Standard CT scan and bone scan (BS) in the NHS use harmful radiation and cannot reliably assess which patients are responding to cancer treatments. In contrast, whole body MRI (WB-MRI), which includes a special scan called diffusion-weighted imaging (DWI), does not use harmful radiation and can more accurately identify patients responding to treatment. WB-MRI can be performed across the NHS but is not currently used to measure treatment response of bone disease because there is no software to assess multiple sites of disease typically seen in these patients.
The main aim of this project is to develop, test and evaluate new computer software, based on an existing prototype, to measure treatment response of bone cancer in patients. We want to show that using our software with WB-MRI can more reliably tell doctors whether treatment is effective compared with standard CT and BS, so that expensive ineffective treatment can be stopped or replaced. We will develop a free and commercial version of the software with a commercial partner, the latter for CE marking containing enhanced tools for faster and more powerful analysis.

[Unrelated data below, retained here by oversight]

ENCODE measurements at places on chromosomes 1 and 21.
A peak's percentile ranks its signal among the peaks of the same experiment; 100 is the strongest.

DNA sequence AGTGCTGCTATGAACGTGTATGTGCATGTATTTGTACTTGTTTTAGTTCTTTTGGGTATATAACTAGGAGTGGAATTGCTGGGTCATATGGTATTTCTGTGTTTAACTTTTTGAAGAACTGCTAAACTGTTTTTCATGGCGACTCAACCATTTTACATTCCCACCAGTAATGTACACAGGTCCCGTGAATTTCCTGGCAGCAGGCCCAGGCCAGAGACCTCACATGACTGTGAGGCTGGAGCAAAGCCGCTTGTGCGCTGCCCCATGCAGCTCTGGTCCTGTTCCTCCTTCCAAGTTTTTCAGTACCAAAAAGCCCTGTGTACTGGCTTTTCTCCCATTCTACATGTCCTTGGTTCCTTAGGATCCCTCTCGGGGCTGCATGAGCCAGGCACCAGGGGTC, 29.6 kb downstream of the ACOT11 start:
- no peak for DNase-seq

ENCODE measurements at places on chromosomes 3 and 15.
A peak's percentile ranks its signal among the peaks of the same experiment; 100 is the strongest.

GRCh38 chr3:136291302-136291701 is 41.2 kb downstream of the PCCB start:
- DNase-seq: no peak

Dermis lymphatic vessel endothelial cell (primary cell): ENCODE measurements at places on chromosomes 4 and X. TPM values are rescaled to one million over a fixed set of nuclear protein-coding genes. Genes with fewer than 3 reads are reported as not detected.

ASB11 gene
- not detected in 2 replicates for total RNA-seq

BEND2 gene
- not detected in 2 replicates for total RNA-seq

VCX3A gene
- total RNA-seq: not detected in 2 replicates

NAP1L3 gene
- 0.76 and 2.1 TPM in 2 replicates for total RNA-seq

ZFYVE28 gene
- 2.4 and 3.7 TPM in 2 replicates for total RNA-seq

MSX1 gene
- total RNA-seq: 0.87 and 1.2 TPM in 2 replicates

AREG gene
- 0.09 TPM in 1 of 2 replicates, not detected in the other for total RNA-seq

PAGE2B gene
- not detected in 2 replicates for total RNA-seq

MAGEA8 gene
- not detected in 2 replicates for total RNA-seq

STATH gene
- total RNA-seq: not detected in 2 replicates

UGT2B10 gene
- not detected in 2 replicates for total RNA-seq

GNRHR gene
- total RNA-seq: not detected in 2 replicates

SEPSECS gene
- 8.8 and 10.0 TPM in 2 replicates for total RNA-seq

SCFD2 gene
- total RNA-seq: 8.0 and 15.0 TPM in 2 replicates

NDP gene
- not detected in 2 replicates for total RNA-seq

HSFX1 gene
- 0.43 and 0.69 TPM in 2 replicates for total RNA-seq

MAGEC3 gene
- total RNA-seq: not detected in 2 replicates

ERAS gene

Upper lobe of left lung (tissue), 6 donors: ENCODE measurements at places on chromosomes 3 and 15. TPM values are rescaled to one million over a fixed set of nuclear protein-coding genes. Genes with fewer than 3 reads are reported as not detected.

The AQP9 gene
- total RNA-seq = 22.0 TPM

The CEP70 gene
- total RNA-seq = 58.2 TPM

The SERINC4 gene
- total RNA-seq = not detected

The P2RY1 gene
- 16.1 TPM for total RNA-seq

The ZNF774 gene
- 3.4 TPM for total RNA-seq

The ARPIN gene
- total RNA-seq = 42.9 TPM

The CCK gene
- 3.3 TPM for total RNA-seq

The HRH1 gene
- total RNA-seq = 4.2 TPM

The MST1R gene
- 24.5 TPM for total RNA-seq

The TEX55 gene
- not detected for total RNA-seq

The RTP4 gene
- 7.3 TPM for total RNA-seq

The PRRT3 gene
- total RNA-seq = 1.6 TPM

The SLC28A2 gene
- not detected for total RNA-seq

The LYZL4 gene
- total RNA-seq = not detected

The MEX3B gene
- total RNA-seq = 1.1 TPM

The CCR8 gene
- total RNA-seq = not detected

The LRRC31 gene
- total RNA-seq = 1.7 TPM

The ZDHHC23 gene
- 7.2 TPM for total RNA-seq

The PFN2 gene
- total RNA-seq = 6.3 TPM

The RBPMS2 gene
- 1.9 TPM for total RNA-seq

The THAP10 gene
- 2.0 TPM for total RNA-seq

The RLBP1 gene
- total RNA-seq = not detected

Principal Investigator: Prof Dow-Mu Koh
Project Staff: Manuel Gomes, Nick Swart
Partners/Collaborators: Dr Matthew Blackledge, Professor Martin Leach, Professor Johann S de Bono, Prof Emma Hall
Start Date: 2017
Duration: 3 years